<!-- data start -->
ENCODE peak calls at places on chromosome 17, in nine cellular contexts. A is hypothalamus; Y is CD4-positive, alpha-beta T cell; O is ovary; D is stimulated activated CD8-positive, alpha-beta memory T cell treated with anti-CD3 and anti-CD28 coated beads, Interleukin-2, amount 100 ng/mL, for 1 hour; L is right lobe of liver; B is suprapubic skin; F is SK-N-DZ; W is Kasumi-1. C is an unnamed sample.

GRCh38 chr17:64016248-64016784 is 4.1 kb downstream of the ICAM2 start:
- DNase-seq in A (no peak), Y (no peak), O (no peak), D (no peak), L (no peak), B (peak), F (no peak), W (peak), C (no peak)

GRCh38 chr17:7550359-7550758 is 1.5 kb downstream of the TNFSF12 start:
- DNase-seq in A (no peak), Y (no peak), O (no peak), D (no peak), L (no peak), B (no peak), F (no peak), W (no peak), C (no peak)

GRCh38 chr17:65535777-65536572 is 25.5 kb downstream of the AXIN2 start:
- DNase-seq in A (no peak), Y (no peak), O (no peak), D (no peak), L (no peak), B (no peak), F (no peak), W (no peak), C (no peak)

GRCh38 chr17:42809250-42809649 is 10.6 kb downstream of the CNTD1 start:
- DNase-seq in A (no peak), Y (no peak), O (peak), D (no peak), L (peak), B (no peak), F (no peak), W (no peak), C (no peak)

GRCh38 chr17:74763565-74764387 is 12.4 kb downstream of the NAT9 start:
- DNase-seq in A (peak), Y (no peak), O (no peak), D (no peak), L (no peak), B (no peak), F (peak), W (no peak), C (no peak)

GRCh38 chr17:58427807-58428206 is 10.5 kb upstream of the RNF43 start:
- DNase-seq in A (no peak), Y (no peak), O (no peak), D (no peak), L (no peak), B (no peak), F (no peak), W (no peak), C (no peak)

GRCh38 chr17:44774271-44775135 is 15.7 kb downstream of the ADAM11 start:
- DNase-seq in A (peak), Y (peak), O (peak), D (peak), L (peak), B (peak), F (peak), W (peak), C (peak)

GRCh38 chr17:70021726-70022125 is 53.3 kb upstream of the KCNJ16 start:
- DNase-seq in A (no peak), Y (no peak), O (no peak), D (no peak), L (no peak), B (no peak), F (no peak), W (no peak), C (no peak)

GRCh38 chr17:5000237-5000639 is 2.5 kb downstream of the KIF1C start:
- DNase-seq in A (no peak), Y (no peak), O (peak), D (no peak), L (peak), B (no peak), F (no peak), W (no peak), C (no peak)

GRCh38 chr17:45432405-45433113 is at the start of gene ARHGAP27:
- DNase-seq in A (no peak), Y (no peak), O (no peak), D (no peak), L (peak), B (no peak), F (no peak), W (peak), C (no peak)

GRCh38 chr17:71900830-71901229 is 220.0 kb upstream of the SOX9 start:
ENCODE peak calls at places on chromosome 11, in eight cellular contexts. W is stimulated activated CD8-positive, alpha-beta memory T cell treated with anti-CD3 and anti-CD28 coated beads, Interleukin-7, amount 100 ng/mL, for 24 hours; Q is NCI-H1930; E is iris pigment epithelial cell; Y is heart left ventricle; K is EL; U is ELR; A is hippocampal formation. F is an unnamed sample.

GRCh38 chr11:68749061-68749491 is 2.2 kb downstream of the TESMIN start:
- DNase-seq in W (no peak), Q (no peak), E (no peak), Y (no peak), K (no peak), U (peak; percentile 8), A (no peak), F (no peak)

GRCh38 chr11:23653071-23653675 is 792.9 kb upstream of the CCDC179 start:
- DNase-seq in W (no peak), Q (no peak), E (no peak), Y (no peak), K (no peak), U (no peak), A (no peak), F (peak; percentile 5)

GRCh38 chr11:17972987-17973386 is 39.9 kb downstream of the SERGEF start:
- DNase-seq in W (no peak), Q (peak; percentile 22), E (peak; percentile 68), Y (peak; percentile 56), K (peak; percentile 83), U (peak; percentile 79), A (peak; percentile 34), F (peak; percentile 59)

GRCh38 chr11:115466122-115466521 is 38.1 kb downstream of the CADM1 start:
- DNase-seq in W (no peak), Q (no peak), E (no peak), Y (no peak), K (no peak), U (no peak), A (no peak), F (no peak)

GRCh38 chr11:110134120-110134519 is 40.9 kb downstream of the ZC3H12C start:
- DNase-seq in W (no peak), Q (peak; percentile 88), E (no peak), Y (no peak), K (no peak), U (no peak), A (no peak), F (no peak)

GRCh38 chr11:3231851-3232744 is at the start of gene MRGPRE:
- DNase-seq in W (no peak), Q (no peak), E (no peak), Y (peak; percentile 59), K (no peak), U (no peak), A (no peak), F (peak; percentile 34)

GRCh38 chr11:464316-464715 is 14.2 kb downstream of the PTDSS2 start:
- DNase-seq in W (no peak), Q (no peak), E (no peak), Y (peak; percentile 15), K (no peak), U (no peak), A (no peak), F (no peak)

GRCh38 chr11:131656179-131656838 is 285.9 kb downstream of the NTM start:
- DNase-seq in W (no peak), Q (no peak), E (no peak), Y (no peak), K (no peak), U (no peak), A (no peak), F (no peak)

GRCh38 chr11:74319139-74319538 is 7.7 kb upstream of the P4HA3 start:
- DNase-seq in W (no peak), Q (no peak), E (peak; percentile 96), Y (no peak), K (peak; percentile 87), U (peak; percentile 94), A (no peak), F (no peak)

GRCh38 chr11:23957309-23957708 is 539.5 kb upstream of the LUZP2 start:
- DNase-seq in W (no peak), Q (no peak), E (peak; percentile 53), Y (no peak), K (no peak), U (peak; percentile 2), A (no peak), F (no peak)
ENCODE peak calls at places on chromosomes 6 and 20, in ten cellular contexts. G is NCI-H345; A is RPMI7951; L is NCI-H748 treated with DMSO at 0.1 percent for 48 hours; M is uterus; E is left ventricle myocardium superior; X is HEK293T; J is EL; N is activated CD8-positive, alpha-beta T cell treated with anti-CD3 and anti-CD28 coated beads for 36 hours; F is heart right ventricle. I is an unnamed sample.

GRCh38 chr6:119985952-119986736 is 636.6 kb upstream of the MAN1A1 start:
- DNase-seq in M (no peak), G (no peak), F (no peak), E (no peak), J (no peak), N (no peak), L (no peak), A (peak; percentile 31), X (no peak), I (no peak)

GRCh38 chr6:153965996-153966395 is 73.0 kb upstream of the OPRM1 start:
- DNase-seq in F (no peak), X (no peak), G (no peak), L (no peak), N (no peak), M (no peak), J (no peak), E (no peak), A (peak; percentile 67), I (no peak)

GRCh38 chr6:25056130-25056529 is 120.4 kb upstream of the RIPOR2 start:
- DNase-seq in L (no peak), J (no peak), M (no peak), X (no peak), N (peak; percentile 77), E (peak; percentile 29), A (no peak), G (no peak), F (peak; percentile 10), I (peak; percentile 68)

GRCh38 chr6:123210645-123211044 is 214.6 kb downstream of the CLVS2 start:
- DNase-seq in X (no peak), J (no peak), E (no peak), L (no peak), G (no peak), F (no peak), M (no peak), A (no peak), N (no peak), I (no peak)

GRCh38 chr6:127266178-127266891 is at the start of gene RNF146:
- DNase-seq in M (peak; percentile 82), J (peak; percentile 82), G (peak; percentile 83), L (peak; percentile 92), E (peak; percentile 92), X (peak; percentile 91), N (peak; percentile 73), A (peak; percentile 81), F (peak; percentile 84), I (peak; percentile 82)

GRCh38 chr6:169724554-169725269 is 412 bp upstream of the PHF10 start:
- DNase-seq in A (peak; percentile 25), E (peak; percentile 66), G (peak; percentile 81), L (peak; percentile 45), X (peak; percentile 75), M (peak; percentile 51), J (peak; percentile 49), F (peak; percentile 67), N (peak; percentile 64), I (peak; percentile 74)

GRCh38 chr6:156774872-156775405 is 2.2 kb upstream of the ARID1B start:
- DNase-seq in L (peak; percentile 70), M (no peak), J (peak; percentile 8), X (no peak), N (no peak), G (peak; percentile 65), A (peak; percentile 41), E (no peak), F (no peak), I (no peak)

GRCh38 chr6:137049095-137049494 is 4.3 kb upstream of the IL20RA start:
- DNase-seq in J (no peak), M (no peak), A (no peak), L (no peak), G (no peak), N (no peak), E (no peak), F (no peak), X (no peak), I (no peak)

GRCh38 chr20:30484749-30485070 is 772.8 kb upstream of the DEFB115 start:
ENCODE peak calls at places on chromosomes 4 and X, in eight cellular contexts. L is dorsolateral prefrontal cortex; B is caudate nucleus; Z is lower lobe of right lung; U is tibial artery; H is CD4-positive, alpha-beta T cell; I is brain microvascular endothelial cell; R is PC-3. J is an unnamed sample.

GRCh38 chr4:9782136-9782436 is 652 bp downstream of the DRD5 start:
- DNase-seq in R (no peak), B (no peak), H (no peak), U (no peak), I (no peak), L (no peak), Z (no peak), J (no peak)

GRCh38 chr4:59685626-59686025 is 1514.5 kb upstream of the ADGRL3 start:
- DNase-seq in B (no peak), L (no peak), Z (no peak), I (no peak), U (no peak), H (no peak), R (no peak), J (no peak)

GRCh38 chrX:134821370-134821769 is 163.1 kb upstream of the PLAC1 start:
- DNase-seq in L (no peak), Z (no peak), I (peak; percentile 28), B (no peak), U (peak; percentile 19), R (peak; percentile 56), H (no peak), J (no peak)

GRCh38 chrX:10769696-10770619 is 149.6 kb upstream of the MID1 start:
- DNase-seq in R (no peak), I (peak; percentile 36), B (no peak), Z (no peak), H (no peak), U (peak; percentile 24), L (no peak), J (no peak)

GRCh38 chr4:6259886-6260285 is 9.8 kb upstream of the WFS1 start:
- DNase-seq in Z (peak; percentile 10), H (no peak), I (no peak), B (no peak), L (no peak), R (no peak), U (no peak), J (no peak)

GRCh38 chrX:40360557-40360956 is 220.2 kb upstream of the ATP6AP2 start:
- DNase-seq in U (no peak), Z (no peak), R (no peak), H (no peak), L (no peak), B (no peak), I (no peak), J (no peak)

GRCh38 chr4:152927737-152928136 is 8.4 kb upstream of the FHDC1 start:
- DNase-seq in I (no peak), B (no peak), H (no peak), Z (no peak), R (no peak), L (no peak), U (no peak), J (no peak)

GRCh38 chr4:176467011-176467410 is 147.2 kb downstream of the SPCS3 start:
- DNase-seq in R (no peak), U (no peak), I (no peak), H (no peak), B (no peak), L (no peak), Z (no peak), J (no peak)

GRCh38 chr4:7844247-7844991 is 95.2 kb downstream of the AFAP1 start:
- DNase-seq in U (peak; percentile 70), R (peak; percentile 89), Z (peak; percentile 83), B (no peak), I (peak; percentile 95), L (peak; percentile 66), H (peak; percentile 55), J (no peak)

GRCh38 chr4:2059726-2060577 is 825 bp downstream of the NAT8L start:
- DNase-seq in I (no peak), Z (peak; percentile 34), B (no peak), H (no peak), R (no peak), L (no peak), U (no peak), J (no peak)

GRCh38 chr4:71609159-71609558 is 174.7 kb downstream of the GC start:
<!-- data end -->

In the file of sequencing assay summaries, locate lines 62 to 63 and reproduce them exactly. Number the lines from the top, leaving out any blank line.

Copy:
ENCODE peak calls at places on chromosomes 4 and X, in eight cellular contexts. L is dorsolateral prefrontal cortex; B is caudate nucleus; Z is lower lobe of right lung; U is tibial artery; H is CD4-positive, alpha-beta T cell; I is brain microvascular endothelial cell; R is PC-3. J is an unnamed sample.

GRCh38 chr4:9782136-9782436 is 652 bp downstream of the DRD5 start: